Throughout the development of North America’s settling colonies, including the Chesapeake, New England, and Middle Colonies, there came plenty of agreements and conflicts that came with it. They all sought freedom, better lives, and, for some, riches, but little did they know their people would walk into the line of life and death. Of course, settling in North America meant running into other inhabitants, American Indians, and each colony’s relationships with them start off on a good foot but, with some, unfortunately, end off on the wrong foot. Each colony evolved and made its own rules, following religion. From the Catholics of Chesapeake to the Puritans of New England and the various religions of the Middle Colonies, there were plenty of factors that promoted and limited religious freedom in each area. Differing religions cause various people, like Roger Williams and Anne Hutchinson, and events, like the Salem Witchcraft Trials, to play significant roles in New England. Although these settlers from each area had similar motives to start anew, they had different visions and outcomes on what was a “better” life.
Chesapeake, New England, and the Middle Colonies all started with the same aim, freedom. These colonies’ entrepreneurs sought wealth, the religious sought freedom of worship without government intervention, and others sought equality (Foner 40). To some degree, the gain of freedom for some ended in the depletion of freedom for others. Indentured servants, people who do labor for a certain amount of years in exchange for a trip to their desired destination, became the norm for most emigrating populations, like the Chesapeake and New England colonies (Foner 51). At least a quarter of newcomers in each area were servants (Foner 51). Since tobacco became a large commodity in Chesapeake’s growing economy, servants, specifically men, were highly demanded (Foner 51). New England’s Puritans sought for, the most Christian way, liberty and self-government (Foner 55). John Winthrop, the governor of the color, acknowledged the differences in natural and moral liberty. “Natural” liberty meant acting out without restraint, “a liberty to do evil.” “Moral” liberty meant “a liberty to that only which is good.” However, he believed that true freedom depended on “subjection to authority,” (Foner 55). Quakers of the Middle Colonies saw liberty in a different light. They saw it as a universal entitlement, something that didn’t belong to one specific individual (Foner 80).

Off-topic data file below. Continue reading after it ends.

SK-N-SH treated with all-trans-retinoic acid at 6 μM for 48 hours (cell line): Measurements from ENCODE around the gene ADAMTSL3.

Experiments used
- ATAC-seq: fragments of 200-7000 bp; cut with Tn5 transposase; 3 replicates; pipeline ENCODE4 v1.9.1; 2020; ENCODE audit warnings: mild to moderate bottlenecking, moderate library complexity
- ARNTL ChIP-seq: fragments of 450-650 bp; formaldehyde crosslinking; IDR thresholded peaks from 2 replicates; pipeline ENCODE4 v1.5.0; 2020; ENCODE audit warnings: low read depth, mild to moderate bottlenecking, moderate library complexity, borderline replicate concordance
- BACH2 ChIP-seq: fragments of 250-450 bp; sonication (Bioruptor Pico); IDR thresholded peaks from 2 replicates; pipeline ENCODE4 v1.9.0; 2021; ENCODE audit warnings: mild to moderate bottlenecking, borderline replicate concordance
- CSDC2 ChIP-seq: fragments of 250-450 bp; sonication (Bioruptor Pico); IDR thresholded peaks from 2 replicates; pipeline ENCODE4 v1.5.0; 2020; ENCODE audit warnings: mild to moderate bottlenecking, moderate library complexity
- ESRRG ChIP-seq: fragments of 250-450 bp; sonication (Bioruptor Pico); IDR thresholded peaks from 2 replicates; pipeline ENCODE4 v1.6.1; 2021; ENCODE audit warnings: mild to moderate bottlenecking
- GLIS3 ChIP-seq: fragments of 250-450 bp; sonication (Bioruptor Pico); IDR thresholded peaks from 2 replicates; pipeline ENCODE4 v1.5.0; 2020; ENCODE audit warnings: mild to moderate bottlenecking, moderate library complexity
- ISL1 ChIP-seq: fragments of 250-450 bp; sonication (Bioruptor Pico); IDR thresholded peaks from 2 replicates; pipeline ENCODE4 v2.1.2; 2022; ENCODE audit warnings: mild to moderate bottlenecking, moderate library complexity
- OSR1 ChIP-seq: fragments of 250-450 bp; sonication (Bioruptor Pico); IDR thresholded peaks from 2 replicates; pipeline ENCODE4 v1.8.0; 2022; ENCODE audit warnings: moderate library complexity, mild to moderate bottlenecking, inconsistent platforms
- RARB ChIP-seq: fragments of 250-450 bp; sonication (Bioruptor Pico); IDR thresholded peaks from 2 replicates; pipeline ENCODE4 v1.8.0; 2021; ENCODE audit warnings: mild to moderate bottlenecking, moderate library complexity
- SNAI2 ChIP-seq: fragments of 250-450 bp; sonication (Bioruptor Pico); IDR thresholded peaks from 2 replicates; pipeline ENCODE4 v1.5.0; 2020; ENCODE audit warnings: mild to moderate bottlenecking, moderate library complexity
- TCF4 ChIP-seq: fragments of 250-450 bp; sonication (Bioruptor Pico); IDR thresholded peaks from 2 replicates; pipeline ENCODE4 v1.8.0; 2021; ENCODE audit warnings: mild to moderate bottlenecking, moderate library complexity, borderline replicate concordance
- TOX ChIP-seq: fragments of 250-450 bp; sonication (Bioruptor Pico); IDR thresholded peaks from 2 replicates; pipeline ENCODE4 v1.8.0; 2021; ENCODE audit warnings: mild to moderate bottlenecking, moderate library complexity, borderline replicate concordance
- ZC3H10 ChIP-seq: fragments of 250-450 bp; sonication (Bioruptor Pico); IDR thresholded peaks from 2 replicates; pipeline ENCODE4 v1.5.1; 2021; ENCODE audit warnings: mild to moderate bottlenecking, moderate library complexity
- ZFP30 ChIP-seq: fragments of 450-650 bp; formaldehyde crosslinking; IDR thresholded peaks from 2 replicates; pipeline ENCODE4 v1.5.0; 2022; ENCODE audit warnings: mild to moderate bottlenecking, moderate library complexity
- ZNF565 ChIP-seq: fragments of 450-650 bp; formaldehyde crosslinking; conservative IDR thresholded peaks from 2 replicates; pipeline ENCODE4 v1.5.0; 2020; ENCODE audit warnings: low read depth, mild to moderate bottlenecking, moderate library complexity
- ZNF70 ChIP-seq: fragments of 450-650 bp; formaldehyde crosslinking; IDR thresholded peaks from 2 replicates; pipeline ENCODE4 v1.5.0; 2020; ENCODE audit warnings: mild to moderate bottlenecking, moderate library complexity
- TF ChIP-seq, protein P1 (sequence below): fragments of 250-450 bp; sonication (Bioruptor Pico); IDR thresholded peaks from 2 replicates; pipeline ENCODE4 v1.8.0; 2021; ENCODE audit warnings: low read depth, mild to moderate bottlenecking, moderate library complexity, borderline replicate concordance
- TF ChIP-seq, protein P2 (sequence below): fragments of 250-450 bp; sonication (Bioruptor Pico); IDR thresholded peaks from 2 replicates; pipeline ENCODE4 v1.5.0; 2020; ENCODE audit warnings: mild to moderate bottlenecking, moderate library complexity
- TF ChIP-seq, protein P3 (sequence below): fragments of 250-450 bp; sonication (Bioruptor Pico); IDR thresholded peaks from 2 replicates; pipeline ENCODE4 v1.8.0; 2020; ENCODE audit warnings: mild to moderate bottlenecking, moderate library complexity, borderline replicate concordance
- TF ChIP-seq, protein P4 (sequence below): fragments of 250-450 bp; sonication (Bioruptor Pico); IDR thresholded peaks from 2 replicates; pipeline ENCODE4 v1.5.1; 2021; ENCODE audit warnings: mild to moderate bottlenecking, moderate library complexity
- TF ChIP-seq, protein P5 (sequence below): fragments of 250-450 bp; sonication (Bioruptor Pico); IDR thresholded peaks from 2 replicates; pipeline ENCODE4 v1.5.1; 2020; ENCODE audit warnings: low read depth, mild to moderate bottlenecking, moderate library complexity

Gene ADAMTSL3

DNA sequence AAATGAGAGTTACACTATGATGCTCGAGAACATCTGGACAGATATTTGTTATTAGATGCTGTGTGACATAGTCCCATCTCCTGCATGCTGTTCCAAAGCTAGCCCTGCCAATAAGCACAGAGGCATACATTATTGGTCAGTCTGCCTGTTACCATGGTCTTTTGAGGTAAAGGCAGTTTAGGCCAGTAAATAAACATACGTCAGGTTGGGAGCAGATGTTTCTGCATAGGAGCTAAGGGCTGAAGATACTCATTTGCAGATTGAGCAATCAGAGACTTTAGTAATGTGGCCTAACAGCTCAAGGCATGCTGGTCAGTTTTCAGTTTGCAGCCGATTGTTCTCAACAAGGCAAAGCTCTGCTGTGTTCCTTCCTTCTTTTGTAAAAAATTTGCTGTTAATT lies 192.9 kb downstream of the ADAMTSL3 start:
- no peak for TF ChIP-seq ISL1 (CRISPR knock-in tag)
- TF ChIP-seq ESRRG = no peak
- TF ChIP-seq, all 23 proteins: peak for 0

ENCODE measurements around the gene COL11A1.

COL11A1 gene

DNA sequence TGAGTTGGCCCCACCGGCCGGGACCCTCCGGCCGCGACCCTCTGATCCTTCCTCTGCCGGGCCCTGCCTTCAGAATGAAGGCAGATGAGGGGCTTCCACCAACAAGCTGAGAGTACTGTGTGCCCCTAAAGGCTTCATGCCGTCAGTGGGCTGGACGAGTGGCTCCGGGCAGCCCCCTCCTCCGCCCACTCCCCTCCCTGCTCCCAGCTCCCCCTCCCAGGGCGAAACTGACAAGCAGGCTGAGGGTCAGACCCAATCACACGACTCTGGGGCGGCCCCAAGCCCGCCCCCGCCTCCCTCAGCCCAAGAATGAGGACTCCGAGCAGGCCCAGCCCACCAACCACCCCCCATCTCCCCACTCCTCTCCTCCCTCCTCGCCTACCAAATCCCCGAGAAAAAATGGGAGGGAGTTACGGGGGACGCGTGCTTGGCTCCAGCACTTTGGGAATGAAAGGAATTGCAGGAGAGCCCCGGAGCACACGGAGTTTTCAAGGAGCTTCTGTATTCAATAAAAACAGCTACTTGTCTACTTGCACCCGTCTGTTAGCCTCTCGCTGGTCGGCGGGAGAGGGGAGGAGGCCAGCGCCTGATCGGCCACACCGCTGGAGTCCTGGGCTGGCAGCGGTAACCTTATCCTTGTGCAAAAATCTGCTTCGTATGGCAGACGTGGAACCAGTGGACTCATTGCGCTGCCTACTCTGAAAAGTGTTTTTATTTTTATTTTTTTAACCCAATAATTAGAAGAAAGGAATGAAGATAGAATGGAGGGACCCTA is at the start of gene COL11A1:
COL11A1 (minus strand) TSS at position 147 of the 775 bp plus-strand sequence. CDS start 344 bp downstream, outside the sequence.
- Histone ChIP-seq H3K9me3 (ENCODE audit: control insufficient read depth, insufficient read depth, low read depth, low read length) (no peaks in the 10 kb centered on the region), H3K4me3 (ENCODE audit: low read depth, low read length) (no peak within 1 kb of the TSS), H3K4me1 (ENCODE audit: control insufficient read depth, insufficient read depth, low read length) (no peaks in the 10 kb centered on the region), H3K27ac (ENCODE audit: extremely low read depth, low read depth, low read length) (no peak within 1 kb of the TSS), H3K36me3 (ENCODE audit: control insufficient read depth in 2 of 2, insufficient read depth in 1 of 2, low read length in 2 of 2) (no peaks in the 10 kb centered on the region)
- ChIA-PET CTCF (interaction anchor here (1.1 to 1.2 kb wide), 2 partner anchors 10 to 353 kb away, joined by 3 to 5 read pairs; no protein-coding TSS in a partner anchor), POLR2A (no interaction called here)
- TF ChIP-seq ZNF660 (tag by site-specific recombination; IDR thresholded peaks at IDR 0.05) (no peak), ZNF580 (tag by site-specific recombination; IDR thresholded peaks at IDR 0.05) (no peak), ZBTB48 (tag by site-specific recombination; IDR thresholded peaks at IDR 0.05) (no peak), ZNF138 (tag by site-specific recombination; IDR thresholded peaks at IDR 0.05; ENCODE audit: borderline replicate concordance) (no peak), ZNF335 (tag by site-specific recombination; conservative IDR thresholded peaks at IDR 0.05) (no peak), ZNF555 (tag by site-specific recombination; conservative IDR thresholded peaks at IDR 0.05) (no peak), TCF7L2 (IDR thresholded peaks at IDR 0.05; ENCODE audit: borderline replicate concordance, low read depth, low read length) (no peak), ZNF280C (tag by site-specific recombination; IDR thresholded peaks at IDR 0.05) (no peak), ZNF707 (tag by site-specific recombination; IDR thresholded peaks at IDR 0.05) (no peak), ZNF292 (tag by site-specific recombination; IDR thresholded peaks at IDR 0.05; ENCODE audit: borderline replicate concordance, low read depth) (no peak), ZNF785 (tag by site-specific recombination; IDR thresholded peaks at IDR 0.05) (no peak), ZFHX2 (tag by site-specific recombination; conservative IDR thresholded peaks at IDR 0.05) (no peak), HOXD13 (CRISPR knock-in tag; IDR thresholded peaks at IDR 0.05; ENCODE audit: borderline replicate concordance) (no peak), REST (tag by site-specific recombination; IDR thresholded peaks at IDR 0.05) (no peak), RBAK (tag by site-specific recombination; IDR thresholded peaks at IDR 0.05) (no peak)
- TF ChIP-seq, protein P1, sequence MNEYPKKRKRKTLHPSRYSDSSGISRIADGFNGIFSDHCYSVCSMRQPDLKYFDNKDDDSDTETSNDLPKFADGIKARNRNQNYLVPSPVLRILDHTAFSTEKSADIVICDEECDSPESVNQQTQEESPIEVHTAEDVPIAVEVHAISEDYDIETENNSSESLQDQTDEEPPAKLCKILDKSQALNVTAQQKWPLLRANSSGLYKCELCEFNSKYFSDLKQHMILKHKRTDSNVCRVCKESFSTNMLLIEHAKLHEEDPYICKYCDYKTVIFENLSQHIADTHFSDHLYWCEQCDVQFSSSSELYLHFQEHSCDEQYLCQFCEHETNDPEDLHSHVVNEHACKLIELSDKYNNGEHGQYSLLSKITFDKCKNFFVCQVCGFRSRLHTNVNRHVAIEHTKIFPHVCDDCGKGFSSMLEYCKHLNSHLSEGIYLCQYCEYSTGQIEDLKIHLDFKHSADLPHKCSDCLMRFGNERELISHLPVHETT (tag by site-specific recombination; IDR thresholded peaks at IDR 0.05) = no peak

Each area had similar relationships with American Indians. They all started off with healthy relationships, trading and trying to keep peace and harmony. Upon Chesapeake’s existence, they had compromised with Indians, but conflict arose when they found out settlers wanted to establish a permanent colony (Foner 46). This resulted to the Uprising of 1622, where Powhatan’s brother, Opechancanough, wiped out a quarter of Virginia’s colonist population of 1,200 people, leading to war between the two peoples, but soon proved settler supremacy amongst the Indian population. They alienated the remaining, local Indians and forbid them from entering any areas of European settlement without permission Foner 46). As for New England, they were able to survive through the help of Indians (Foner 55). Because of this, the Pilgrims invited their Indian allies to a harvest feast to celebrate. The Middle Colonies formed an alliance in which the imperial ambitions of the English and Indians reinforced one another called the Covenant Chain (Foner 76). The sweetness between colonists and American Indians quickly turned sour as war and outbreak took over. The struggle to control their fur trade soon caused the Pequot War in 1636-1638, most Pequots getting killed or sold to slavery (Foner 64).